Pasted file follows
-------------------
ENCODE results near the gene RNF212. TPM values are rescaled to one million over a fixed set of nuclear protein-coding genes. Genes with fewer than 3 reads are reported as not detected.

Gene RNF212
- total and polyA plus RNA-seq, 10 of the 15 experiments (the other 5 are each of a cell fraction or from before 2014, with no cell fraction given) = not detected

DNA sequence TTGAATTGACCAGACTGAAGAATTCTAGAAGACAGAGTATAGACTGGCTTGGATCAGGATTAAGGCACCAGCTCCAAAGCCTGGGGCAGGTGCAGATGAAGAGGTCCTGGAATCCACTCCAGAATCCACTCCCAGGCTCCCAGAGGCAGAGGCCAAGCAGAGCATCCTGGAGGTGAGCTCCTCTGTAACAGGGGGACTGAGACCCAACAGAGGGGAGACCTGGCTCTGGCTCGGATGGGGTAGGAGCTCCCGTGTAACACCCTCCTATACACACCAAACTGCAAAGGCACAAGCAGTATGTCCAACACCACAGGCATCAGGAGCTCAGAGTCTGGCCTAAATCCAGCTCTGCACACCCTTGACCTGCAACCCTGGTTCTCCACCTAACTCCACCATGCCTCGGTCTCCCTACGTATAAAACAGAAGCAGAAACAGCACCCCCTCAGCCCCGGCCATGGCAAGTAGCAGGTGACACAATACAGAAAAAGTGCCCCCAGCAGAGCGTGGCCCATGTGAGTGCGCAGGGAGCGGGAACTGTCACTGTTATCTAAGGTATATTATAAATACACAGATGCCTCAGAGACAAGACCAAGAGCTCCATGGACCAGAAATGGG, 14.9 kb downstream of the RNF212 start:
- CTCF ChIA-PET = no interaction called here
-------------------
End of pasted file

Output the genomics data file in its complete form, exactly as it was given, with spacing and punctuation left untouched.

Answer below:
ENCODE results near the gene RNF212. TPM values are rescaled to one million over a fixed set of nuclear protein-coding genes. Genes with fewer than 3 reads are reported as not detected.

Gene RNF212
- total and polyA plus RNA-seq, 10 of the 15 experiments (the other 5 are each of a cell fraction or from before 2014, with no cell fraction given) = not detected

DNA sequence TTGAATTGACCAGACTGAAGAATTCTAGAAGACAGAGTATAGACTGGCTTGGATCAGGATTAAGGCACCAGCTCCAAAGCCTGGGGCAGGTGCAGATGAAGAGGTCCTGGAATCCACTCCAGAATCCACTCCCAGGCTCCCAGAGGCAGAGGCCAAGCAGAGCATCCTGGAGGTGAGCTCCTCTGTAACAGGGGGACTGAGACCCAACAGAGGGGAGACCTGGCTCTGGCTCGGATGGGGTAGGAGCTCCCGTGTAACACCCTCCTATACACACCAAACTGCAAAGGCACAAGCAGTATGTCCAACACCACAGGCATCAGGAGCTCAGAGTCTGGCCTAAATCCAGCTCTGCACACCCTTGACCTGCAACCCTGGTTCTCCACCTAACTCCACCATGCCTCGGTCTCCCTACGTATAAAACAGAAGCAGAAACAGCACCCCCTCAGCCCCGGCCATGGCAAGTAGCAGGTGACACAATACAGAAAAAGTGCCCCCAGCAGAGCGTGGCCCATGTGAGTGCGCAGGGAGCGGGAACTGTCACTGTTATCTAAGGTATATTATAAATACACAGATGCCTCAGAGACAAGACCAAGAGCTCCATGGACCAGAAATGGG, 14.9 kb downstream of the RNF212 start:
- CTCF ChIA-PET = no interaction called here